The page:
The study doesn't prove that such habits strengthen bones, but researchers believe that the combination of different oils in the fish protects bones from losing mass over time.
"We think omega 3 fatty acids from fish help to prevent" bone loss, said lead researcher Dr. Katherine Tucker, a professor at Northeastern University.
Her group looked at surveys, collected in the 1980s and 90s, of the eating habits of more than 600 seniors who lived in Framingham, Massachusetts.
Measurements of the bone density in their hips were taken 4 years apart.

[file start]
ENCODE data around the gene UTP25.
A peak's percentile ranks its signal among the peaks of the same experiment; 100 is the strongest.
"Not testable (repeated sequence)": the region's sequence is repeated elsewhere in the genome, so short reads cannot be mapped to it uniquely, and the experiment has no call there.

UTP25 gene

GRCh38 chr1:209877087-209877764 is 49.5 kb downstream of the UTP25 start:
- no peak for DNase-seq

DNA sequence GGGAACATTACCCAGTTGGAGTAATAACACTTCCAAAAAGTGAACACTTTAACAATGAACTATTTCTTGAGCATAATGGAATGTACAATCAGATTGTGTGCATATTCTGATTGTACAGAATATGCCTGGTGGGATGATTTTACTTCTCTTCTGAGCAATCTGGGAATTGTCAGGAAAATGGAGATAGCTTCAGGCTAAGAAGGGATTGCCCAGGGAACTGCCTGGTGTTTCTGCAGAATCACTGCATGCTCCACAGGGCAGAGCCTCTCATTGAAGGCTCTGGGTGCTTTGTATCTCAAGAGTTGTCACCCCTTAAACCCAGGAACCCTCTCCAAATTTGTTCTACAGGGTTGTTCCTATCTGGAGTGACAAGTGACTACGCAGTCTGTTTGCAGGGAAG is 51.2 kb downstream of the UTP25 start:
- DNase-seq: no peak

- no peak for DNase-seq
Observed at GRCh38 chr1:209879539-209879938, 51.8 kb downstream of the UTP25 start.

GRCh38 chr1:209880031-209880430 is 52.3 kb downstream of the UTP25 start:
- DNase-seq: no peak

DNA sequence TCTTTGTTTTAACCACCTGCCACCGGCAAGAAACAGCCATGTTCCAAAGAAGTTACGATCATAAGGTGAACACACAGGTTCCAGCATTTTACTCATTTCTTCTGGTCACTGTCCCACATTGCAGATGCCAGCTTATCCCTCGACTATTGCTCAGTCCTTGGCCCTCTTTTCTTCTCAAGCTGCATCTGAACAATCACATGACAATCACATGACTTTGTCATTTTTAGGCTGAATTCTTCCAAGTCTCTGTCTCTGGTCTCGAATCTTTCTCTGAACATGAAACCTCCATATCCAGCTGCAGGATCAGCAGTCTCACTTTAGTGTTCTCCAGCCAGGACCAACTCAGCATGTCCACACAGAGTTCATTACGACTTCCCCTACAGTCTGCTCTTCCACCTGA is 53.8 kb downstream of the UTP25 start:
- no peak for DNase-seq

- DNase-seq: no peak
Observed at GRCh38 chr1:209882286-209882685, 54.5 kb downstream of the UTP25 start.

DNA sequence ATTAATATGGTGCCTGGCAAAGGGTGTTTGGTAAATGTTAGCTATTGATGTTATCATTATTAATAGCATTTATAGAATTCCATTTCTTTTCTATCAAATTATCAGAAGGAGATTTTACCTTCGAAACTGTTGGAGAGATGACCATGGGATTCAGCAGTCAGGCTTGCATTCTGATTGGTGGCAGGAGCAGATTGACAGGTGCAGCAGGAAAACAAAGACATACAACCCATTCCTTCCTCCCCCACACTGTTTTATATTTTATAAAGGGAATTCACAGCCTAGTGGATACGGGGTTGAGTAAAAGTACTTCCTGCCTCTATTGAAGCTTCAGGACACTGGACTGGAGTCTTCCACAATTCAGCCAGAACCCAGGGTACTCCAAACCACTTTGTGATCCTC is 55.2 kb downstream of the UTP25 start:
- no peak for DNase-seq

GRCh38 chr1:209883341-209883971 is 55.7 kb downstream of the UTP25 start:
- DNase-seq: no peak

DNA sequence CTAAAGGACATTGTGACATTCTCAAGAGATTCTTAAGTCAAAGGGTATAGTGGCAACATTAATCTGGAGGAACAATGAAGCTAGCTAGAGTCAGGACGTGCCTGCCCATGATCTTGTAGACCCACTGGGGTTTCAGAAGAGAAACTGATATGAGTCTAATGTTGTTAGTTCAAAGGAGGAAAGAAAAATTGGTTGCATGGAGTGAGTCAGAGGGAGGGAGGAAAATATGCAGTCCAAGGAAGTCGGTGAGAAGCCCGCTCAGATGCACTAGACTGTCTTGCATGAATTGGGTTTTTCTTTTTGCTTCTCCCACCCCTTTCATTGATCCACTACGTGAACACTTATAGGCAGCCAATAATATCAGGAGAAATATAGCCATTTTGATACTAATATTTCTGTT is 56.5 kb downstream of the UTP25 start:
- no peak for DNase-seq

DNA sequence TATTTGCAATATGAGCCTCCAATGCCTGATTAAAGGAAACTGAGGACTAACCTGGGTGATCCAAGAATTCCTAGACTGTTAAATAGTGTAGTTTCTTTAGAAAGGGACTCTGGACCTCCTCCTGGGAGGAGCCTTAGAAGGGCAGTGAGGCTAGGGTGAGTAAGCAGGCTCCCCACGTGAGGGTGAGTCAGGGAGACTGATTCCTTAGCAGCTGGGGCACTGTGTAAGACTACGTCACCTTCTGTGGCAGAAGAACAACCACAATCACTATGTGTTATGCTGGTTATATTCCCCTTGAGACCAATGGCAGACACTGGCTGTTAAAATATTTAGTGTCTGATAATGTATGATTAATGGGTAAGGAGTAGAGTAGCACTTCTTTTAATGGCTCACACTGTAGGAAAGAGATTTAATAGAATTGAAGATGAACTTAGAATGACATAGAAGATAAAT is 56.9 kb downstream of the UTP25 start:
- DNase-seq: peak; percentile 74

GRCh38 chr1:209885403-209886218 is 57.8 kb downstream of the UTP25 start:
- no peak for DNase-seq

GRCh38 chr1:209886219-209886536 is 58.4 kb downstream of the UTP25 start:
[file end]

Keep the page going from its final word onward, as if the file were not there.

Women who ate three or more weekly servings of dark fish, such as salmon or mackerel, had smaller amounts of bone loss 4 years later, compared to women who ate less fish.
Men who ate dark fish or tuna at least three times per week also had less bone loss than other men.
Fish are rich in the omega 3 fatty acids, EPA and DHA.
Looking further into what people ate, the researchers broke down how much of both omega 3 and omega 6 fatty acids people were getting in their diet.
They found that it's not just the omega 3s that are involved in bone density.
High levels of an omega 6 fatty acid, called arachidonic acid, was linked to less bone loss in women - but only when women also consumed higher levels of omega 3 fats.